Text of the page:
“Shawshank Redemption” happened to be filming at the local prison in Ohio and Johnson-McGoldrick was able to work with the production, becoming an assistant to producer/director/writer Frank Darabont. However, it was patience and resilience that got him the rest of the way and now he’s part of one of the biggest blockbusters to come along this year.
Johnson-McGoldrick sat down with Moviehole to talk about the intricacies of co-writing “Aquaman,” Topo the bongo-playing octopus and Julie Andrews’ great role (not Mary Poppins!).
Moviehole: How did you get started in writing?
David Leslie Johnson-McGoldrick: I got started at a very early age. I was interested in putting on shows and I liked entertaining people from childhood. In my teenage years, I thought I would be an author and it was more because growing up in Ohio, it never occurred to me that you could work in movies. Back then to me, movies in the theater came out of a little box. At 16, I realized it was a job to make movies, and I decided not to write books so I went to film school. I wanted to direct and did a film and the script was good but the movie was terrible…that’s how I got started.
Moviehole: Your mentor was Frank Darabont. What are the most important things you learned from him?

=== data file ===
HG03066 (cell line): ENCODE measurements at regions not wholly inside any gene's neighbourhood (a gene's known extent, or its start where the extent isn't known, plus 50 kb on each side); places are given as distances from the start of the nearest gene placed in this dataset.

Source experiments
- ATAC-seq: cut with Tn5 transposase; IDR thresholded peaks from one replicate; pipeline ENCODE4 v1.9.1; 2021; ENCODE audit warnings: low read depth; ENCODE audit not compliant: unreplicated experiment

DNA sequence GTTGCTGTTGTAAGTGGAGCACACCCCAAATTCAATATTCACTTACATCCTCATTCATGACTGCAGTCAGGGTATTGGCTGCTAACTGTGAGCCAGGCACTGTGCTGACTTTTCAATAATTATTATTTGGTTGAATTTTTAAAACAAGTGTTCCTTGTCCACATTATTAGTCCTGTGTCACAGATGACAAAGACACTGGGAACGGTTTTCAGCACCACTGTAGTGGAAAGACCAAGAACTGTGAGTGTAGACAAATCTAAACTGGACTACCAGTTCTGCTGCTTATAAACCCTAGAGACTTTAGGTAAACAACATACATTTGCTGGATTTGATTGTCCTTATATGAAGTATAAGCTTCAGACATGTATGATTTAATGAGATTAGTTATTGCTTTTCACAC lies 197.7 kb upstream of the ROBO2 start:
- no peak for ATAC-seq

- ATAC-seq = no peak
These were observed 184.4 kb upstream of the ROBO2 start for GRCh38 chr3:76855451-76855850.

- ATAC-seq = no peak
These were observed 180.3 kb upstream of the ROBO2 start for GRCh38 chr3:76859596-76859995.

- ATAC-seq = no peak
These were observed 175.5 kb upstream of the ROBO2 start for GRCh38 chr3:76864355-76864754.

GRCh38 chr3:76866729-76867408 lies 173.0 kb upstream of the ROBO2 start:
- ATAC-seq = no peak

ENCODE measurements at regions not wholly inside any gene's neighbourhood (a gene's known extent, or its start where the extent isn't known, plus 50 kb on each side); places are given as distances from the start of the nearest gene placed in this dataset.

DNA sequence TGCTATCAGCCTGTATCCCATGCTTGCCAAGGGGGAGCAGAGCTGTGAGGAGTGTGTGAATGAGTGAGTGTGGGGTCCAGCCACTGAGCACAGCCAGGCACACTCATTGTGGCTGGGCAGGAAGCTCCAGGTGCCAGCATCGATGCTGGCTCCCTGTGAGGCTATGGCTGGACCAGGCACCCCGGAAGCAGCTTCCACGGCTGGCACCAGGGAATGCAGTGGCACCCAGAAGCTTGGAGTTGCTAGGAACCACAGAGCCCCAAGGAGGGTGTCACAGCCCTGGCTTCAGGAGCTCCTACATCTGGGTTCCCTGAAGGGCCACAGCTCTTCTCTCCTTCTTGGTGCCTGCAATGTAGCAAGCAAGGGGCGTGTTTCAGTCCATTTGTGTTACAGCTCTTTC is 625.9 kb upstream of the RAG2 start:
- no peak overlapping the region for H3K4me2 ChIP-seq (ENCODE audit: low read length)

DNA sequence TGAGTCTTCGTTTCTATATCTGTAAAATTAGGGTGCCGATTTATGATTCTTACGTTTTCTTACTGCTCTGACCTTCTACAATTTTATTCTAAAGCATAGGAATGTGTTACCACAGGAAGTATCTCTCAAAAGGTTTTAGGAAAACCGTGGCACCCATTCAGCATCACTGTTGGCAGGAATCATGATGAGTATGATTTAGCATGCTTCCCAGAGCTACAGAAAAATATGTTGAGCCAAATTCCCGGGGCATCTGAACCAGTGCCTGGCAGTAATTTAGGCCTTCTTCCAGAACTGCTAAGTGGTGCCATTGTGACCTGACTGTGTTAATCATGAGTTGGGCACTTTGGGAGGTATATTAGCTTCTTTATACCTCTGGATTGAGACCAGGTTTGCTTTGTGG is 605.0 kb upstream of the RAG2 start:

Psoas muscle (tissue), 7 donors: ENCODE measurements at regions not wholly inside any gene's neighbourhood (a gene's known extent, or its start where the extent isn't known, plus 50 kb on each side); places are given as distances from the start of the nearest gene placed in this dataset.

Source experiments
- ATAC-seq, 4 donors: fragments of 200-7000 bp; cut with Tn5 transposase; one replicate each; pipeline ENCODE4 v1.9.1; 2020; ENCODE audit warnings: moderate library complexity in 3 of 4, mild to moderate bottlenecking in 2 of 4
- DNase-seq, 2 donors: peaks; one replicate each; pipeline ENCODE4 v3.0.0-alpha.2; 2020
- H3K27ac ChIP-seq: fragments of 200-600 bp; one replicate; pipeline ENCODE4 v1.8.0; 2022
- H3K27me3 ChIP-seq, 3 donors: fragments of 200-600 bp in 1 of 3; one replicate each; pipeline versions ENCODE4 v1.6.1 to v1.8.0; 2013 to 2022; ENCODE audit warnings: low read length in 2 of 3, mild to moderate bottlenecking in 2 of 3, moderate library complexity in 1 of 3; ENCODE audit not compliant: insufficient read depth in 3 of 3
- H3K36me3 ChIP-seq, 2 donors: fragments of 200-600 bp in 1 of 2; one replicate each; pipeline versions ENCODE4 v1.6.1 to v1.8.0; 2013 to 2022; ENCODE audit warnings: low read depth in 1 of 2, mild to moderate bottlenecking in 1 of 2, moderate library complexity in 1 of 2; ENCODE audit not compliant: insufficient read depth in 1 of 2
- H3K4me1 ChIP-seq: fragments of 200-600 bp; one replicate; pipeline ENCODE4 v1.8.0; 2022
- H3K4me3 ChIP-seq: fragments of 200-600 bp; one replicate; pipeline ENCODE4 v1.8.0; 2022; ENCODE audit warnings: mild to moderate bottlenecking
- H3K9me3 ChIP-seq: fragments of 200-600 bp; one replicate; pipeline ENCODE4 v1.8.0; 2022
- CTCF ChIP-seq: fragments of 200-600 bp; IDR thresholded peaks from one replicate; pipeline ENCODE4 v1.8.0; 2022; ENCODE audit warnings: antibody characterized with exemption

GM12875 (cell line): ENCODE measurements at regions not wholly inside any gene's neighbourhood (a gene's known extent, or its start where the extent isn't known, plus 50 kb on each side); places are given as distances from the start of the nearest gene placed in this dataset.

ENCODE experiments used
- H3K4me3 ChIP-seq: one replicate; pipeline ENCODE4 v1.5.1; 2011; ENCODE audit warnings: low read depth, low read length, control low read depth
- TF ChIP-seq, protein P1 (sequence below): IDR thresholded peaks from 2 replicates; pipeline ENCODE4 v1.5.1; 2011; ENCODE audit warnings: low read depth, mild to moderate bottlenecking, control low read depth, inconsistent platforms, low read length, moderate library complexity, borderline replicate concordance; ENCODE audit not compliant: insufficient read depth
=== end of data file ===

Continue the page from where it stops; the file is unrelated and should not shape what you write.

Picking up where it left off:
DLJM: It was a great mentor ship. At the time I was frustrated, because it was five years between “Shawshank” and “Green Mile” and I was like, when are we going to make it? He was writing and I got to see firsthand the emotional rollercoaster of it, the ups and downs — it’s a lot when you’re in your office by yourself all day long, you’re part of a process with no complete control over things. It helped prepare me emotionally for the excitement and disappointment of that job. He knew it was what I wanted to do and he was reading everything I wrote and giving me critiques. I remember reading “Saving Private Ryan,” (Darabont worked on the film) and reading his writing; I think stylistically in my approach in writing I’m very influenced by his writing. We are still in touch and there is stuff we want to work on someday.